author = "Arnoud Evers and {Van der Heijden}, B{\'e}atric and Karel Kreijns",
year = "2016",
doi = "10.1108/EJTD-03-2015-0023",
language = "English",
volume = "40",
pages = "36--55",
journal = "European Journal of Training and Development",
issn = "2046-9012",
publisher = "Emerald Group Publishing Ltd.",
number = "1",

}

TY - JOUR

T1 - Organisational and Task Factors Influencing Teachers’ Professional Development at Work

AU - Evers, Arnoud

AU - Van der Heijden, Béatric

AU - Kreijns, Karel

PY - 2016

Y1 - 2016

N2 - Purpose The development of life-long learning competencies and, consequently, the careers of teachers, has become a permanent issue on the agenda of schools worldwide. The workplace is also increasingly regarded as the place to develop these competencies. The main purpose of this article is to investigate organisational (cultural and relational) and task factors which potentially enhance Teachers’ Professional Development (TPD) at Work. Methodology A model incorporating the relationships between organisational and task factors as predictor variables, and TPD at Work as the dependent, is presented and tested empirically by a quantitative (survey research) method. Findings The study results indicated that learning climate, social support from one’s immediate supervisor, social support from close colleagues, and learning value of the function can act as important job resources for TPD at Work. Work pressure and emotional demands, on the other hand, appeared to act as job demands for TPD at Work, but also have the potential to enhance TPD at Work. Research limitations The most important limitations of the study were the cross-sectional nature and the use of self-ratings only, which may imply common-method bias. Practical implications To enhance TPD at Work, it is vital for actors inside and outside schools to focus on the right working conditions (as mentioned under findings) in schools, so that teachers can learn from their job. Originality Knowledge in schools and empirical research about which factors at the organisational and task level are important to enhance TPD at Work seems scarce. This research contributes to this knowledge gap.

AB - Purpose The development of life-long learning competencies and, consequently, the careers of teachers, has become a permanent issue on the agenda of schools worldwide. The workplace is also increasingly regarded as the place to develop these competencies. The main purpose of this article is to investigate organisational (cultural and relational) and task factors which potentially enhance Teachers’ Professional Development (TPD) at Work. Methodology A model incorporating the relationships between organisational and task factors as predictor variables, and TPD at Work as the dependent, is presented and tested empirically by a quantitative (survey research) method. Findings The study results indicated that learning climate, social support from one’s immediate supervisor, social support from close colleagues, and learning value of the function can act as important job resources for TPD at Work. Work pressure and emotional demands, on the other hand, appeared to act as job demands for TPD at Work, but also have the potential to enhance TPD at Work. Research limitations The most important limitations of the study were the cross-sectional nature and the use of self-ratings only, which may imply common-method bias. Practical implications To enhance TPD at Work, it is vital for actors inside and outside schools to focus on the right working conditions (as mentioned under findings) in schools, so that teachers can learn from their job. Originality Knowledge in schools and empirical research about which factors at the organisational and task level are important to enhance TPD at Work seems scarce. This research contributes to this knowledge gap.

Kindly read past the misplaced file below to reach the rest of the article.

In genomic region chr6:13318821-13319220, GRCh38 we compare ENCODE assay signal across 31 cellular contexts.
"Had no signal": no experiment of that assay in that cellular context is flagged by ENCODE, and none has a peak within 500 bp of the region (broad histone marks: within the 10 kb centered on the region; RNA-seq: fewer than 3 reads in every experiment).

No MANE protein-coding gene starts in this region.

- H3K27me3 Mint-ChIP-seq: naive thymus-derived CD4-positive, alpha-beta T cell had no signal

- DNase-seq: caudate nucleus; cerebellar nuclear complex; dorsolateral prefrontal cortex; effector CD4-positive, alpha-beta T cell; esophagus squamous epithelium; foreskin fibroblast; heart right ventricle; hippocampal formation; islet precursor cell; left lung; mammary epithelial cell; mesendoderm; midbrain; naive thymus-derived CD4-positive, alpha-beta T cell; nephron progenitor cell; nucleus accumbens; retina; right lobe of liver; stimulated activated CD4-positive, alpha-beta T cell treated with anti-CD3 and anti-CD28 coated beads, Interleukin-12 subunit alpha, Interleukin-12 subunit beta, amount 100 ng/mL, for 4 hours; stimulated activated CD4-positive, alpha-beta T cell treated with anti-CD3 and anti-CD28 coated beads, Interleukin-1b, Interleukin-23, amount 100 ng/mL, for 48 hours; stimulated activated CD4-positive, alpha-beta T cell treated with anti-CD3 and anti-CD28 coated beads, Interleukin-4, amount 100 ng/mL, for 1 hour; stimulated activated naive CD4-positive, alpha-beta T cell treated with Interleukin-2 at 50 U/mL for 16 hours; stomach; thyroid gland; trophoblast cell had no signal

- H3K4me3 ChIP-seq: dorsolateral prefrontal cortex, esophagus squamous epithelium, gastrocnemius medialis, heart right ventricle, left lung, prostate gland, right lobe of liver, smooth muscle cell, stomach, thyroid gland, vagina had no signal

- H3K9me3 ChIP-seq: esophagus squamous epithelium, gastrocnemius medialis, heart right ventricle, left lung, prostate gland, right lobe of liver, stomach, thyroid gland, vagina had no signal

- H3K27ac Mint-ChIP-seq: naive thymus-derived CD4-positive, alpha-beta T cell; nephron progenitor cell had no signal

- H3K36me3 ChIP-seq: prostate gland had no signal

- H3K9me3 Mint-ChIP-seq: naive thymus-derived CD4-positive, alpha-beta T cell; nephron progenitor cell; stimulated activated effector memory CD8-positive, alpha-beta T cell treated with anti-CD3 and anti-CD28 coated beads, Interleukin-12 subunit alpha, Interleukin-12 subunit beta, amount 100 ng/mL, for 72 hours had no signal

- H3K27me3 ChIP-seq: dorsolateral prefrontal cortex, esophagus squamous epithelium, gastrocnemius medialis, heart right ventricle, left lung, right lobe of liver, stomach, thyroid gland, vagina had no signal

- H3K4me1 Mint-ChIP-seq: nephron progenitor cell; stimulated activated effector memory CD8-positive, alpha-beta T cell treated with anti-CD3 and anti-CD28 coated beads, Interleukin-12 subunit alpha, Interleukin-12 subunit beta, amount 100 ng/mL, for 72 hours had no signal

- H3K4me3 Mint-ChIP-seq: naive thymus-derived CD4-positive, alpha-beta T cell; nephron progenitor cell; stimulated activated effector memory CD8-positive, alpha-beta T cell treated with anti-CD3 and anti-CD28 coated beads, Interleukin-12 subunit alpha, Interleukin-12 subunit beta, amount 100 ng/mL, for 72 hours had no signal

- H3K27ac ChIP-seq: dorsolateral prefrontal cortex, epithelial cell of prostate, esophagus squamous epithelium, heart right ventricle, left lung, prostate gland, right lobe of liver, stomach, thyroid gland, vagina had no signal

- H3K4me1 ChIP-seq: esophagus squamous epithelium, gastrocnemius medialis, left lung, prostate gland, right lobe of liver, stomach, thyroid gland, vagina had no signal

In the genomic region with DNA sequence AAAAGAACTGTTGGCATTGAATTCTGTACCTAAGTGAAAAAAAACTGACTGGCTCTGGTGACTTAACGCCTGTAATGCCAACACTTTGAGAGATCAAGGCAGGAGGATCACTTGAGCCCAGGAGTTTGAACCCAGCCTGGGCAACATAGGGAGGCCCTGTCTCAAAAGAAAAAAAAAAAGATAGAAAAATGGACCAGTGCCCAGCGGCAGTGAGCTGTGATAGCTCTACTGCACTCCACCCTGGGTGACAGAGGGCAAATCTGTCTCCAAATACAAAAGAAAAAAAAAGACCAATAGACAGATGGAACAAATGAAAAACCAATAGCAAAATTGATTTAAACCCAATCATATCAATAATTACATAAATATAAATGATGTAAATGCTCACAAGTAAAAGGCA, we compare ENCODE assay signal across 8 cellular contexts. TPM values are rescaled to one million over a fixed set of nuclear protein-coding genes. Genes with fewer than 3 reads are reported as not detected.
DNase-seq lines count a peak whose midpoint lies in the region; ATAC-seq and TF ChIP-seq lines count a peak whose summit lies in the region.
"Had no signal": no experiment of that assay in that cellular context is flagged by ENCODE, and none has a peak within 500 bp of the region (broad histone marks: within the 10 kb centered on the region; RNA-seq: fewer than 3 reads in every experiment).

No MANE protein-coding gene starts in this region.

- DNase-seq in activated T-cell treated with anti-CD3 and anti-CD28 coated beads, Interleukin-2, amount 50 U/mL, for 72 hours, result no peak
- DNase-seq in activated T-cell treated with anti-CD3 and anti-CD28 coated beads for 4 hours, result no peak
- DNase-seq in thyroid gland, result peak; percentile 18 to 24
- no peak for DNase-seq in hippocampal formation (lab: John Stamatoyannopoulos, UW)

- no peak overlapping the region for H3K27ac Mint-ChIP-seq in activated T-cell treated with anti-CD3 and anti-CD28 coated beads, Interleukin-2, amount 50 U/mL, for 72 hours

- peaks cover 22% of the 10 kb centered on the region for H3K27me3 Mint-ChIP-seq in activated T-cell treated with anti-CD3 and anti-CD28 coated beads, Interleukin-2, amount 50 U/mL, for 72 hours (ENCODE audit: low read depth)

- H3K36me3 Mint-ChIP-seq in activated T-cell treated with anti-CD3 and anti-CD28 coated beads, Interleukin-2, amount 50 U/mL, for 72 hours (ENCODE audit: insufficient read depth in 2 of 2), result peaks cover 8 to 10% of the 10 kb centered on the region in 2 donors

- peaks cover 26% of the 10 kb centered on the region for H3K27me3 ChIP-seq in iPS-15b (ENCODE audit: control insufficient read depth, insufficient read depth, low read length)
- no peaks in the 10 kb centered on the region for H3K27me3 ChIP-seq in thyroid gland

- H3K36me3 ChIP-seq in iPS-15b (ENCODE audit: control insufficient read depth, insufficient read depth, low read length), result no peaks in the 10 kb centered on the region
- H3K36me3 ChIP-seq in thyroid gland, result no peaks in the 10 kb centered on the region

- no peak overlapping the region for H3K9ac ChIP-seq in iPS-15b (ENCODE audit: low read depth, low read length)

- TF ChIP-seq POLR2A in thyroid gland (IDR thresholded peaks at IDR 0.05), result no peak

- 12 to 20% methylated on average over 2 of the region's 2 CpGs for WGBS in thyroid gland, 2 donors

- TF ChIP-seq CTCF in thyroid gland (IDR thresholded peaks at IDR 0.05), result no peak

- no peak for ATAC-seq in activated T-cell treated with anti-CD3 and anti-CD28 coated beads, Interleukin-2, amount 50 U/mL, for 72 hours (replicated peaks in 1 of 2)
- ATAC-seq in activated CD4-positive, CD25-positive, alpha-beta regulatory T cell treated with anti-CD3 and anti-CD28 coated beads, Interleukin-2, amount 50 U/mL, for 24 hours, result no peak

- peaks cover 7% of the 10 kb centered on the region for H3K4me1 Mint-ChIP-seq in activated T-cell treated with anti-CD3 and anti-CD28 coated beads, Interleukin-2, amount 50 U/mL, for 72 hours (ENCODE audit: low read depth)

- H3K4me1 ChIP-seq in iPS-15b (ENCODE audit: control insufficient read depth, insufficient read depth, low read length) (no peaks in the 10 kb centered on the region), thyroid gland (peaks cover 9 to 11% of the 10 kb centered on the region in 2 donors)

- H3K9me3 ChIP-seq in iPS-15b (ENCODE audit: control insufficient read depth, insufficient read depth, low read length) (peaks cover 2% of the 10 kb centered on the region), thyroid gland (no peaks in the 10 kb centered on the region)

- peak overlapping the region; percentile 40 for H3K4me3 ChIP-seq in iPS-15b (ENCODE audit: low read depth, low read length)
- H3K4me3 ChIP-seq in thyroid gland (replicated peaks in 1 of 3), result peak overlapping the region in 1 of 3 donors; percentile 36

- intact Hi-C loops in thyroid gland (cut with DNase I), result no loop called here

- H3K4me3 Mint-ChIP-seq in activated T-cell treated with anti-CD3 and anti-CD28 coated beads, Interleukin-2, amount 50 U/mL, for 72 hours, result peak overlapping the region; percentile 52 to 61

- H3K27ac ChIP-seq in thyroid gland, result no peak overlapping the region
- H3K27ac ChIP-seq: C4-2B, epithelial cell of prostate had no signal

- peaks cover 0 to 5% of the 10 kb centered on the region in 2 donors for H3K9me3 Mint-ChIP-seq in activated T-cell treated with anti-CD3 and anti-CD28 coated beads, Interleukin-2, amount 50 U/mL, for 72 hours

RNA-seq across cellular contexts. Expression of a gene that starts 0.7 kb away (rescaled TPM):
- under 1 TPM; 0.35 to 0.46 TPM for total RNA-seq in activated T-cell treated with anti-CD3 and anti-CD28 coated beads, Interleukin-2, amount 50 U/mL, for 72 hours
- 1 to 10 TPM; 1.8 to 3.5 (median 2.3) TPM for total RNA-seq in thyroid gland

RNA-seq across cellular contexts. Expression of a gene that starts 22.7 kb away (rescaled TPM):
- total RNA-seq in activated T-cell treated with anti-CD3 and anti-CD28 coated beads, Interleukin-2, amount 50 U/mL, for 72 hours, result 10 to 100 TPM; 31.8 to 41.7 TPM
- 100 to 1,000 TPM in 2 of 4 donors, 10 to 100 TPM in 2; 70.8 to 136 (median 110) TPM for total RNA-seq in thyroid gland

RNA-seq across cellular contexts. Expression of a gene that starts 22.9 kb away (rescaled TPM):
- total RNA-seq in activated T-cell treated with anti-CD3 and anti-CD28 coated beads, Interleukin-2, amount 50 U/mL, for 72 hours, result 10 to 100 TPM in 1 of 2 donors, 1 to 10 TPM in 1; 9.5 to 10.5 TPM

KW - Teachers

KW - Professional development

KW - Cultural factors

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KW - Relational factors

KW - Task factors

U2 - 10.1108/EJTD-03-2015-0023

DO - 10.1108/EJTD-03-2015-0023

M3 - Article

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JO - European Journal of Training and Development